America can’t afford to ease up on nuclear safety


There was a brief scare earlier this week from the part of the world that gave us the Chernobyl nuclear disaster nearly 30 years ago, In the Ukraine, a strife-torn nation where good information is often in short supply, officials announced there had been an accident at one of the country’s nuclear power plants. It was only later that more information emerged that, at least according to the government, there was no danger of a radiation leak:

An accident at a Ukrainian nuclear power station that forced the shutdown of a 1,000 megawatt energy unit presents no threat of nuclear leak, the country’s energy minister has said.

The accident at the Zaporizhia nuclear plant, in the east of the country, came to light on Wednesday when Ukraine’s prime minister, Arseniy Yatsenyuk, upbraided the country’s newly appointed energy minister over power supply problems.

Still, the story is yet one more reminder that nuclear power’s grip is a fragile one. In Chernobyl, officials announced last week the first black bear sighting there since the 1986 accident, an echo of that disaster’s massive impact on the environment. And I don’t need to remind you of the ongoing crisis in Japan, where workers continue to struggle to bring radioactive leaks under control at the Fukushima nuclear plant, where the surrounding region is no where near recovered.

Here at home, much of our nuclear grid consists of aging plants built a half-century ago or more, and some of our facilities — like coastal California’s two operating nuclear plants, not far from a major earthquake fault lines — are poorly sited, to say the least. In other words, this is not the time to be easing up in our regulatory oversight of the American nuclear industry. But with the new,  more-pro-industry Congress looking to assume control, it seems as if that is exactly what is happening:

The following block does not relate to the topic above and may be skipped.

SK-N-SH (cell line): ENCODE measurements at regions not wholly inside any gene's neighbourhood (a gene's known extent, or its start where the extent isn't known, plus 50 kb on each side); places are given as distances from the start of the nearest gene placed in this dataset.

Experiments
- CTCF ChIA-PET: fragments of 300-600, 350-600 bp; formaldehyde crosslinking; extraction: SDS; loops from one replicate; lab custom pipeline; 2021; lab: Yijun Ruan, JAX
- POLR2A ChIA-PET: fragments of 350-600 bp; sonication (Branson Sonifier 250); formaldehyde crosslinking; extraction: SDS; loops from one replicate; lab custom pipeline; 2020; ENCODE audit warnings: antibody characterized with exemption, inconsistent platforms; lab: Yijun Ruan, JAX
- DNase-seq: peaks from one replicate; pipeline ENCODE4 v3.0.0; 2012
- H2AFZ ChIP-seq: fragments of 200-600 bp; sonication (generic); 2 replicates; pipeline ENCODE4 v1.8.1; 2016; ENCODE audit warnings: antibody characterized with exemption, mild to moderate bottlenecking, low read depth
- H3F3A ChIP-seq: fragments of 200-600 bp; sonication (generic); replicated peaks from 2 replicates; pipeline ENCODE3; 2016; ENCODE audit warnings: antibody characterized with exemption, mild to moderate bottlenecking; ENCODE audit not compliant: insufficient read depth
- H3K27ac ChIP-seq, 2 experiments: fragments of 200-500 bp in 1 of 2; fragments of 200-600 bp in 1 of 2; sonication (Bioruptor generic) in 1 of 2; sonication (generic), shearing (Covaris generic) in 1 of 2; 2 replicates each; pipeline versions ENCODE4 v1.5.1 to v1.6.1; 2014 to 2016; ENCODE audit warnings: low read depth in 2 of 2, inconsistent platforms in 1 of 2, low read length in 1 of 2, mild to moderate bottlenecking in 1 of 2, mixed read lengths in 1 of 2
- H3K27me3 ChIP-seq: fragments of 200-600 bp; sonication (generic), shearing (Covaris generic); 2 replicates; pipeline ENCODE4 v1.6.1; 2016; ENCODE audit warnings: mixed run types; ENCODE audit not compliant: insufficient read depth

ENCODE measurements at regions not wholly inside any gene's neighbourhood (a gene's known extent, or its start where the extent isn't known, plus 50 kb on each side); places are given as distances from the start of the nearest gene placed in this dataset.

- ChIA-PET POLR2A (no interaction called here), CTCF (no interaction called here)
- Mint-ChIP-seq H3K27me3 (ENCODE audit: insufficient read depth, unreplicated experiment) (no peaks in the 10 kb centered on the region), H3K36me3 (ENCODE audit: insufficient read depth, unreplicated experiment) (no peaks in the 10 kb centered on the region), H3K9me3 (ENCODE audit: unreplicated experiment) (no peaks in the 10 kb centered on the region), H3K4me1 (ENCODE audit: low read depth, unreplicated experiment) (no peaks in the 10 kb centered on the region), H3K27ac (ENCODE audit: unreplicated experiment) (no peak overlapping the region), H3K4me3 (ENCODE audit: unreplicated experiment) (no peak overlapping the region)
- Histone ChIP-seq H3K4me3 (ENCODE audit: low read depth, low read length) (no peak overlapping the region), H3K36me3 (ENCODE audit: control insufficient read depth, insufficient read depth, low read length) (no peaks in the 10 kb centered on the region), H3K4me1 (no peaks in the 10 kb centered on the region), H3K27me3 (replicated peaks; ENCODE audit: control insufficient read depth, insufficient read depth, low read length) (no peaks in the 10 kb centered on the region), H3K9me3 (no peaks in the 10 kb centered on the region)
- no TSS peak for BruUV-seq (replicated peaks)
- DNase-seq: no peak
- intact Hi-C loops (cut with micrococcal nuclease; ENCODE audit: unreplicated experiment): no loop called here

WASHINGTON — Sen. Barbara Boxer is about to give up leadership of the Senate Environment and Public Works Committee. Nuclear Regulatory Commission Chairwoman Allison Macfarlane has already announced that she’s leaving that post. But none of that decreased the intensity of their battle Wednesday.

Boxer, D-Calif., will be in the minority in the 2015-16 version of the Senate and will cede her chairmanship of the committee to Sen. James Inhofe, R-Okla. In doing so, she will lose much of her leverage to press issues she has with the nuclear regulator — including documents that the commission has refused to turn over in response to her demands and those of Sen. Edward Markey, D-Mass.

But she’s not done yet. On Wednesday, Boxer took her final shots at an agency — and by extension an industry — that she has bedeviled for years with demands for transparency, accountability and action.

Boxer sparred with Macfarlane on a variety of topics:

•On the nuclear commission joining with Russia to block a European proposal to mandate retrofitting of reactors to withstand severe earthquakes: “You teamed up with Russia to block a safety proposal … and it’s disturbing to me.”

•On what she sees as the agency’s lack of progress in improving U.S. nuclear safety after the Fukushima disaster: “The NRC task force made 12 recommendations in July 2011. July 2012 passed. July 2013 passed. July 2014 passed. And there isn’t one of these recommendations that’s in place.”

•On the continued operation of the Diablo Canyon nuclear power plant operation despite a senior NRC inspector’s recommendation that it be shut down until seismic upgrades can be made: “It’s not in dispute that PG&E is not in compliance with their license. … Why didn’t you listen to your own inspector?”

It’s hard to imagine how these issues will be solved favorably with Republicans now in control of the Senate. It should be noted, however, that President Obama has two more years in office, and he can accomplish a great deal by regulatory powers. But that would mean a more environmentally conscious outlook from the Nuclear Regulatory Commission and the other agencies that oversee American energy policy. Hopefully, the public can apply more pressure to the White House to do exactly that. In Japan, we’ve already seen what failure looks like.

Read more about this week’s nuclear scare in the Ukraine:

Check out SFGate’s report on Sen. Barbara Boxer and Senate oversight on nuclear power issues:

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Stuart H. Smith is an attorney based in New Orleans fighting major oil companies and other polluters.
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